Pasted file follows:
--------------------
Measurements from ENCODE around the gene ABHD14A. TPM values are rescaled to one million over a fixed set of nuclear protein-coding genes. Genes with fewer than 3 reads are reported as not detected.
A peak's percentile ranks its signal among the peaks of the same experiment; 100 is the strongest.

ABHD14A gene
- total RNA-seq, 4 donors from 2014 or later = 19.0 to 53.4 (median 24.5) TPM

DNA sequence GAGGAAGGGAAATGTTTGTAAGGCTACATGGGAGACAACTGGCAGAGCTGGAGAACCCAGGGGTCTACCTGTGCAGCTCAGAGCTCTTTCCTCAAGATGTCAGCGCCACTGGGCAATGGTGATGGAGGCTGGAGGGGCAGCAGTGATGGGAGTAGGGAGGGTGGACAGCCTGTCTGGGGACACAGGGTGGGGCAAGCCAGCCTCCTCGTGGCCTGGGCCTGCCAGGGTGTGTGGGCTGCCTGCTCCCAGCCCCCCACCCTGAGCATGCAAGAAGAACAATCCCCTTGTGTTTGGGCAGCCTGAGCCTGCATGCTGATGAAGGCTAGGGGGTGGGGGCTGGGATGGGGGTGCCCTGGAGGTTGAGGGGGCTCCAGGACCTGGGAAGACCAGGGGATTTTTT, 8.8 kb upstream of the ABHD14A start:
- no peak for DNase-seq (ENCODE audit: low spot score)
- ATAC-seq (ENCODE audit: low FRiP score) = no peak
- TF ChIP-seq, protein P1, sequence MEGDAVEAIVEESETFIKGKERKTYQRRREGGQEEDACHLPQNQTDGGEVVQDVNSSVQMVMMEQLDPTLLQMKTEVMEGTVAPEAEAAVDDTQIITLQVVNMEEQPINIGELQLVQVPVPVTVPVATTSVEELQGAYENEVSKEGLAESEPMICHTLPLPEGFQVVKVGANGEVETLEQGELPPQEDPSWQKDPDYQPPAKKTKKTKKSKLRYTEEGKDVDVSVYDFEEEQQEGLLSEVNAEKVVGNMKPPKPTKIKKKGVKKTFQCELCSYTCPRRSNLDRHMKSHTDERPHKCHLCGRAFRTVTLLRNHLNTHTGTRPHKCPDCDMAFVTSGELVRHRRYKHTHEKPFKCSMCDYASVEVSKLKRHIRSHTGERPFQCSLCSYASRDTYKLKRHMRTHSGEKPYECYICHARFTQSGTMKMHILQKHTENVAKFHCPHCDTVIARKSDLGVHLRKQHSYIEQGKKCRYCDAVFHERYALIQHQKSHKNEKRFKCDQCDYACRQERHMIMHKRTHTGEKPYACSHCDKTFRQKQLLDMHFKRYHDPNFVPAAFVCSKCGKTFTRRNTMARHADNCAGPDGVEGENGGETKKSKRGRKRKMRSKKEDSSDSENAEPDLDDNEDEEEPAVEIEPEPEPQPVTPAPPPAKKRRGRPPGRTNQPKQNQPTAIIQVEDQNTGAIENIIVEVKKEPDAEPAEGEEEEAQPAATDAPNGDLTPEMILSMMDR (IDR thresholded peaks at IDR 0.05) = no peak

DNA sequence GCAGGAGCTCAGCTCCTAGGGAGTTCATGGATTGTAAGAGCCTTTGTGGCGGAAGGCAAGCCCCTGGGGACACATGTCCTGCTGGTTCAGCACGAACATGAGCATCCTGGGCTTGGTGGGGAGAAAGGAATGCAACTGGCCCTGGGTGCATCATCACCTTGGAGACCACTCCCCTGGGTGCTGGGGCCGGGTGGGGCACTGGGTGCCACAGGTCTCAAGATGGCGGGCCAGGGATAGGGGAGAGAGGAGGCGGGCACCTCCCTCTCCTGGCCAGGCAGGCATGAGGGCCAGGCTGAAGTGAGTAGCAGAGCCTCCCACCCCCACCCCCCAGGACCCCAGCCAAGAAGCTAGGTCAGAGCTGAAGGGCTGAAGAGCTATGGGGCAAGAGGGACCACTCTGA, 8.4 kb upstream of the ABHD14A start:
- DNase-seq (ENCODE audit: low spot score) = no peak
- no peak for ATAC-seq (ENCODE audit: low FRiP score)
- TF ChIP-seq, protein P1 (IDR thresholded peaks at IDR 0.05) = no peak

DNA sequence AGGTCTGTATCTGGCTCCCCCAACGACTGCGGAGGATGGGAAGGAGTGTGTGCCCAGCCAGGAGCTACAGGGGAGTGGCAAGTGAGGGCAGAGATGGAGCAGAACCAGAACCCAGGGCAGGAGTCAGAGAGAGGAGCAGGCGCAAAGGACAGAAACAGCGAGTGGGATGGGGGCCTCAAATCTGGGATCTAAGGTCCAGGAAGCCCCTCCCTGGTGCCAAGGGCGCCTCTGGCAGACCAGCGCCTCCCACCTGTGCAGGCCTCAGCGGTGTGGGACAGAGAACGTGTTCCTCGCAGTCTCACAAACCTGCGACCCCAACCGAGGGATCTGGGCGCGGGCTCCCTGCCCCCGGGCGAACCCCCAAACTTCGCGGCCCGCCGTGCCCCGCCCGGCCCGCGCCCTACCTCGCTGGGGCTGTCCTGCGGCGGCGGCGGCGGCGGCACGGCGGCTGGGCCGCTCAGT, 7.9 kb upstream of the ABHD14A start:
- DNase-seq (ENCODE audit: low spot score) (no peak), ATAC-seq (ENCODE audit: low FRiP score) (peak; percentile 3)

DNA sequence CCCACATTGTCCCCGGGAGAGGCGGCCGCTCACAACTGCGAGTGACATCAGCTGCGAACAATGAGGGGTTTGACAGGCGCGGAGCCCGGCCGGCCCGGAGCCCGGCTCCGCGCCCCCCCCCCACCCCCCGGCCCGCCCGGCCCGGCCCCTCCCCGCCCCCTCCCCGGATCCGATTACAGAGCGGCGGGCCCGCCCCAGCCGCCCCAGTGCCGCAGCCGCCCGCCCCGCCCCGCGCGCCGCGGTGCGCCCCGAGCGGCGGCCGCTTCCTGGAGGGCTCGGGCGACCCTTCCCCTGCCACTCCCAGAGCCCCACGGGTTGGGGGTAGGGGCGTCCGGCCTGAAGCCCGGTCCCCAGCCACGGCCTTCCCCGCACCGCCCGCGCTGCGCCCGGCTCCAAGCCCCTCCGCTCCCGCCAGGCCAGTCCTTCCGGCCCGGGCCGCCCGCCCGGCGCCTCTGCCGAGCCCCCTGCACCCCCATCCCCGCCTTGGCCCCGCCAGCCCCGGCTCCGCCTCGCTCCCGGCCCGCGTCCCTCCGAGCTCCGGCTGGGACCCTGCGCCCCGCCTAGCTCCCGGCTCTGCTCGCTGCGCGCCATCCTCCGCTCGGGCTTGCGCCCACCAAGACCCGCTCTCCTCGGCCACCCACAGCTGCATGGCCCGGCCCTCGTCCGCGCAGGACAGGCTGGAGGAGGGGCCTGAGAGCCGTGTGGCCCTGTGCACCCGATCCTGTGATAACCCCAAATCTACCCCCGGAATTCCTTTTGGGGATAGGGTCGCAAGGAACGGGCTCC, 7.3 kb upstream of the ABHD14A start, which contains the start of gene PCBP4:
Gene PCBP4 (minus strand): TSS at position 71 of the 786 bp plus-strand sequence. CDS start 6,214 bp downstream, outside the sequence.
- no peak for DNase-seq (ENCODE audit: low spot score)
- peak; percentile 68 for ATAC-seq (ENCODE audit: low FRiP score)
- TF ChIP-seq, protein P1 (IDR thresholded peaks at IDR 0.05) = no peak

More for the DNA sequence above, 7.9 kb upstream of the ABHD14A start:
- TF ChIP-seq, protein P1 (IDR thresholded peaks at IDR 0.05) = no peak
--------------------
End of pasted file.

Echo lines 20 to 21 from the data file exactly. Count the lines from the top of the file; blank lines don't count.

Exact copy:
More for the DNA sequence above, 7.9 kb upstream of the ABHD14A start:
- TF ChIP-seq, protein P1 (IDR thresholded peaks at IDR 0.05) = no peak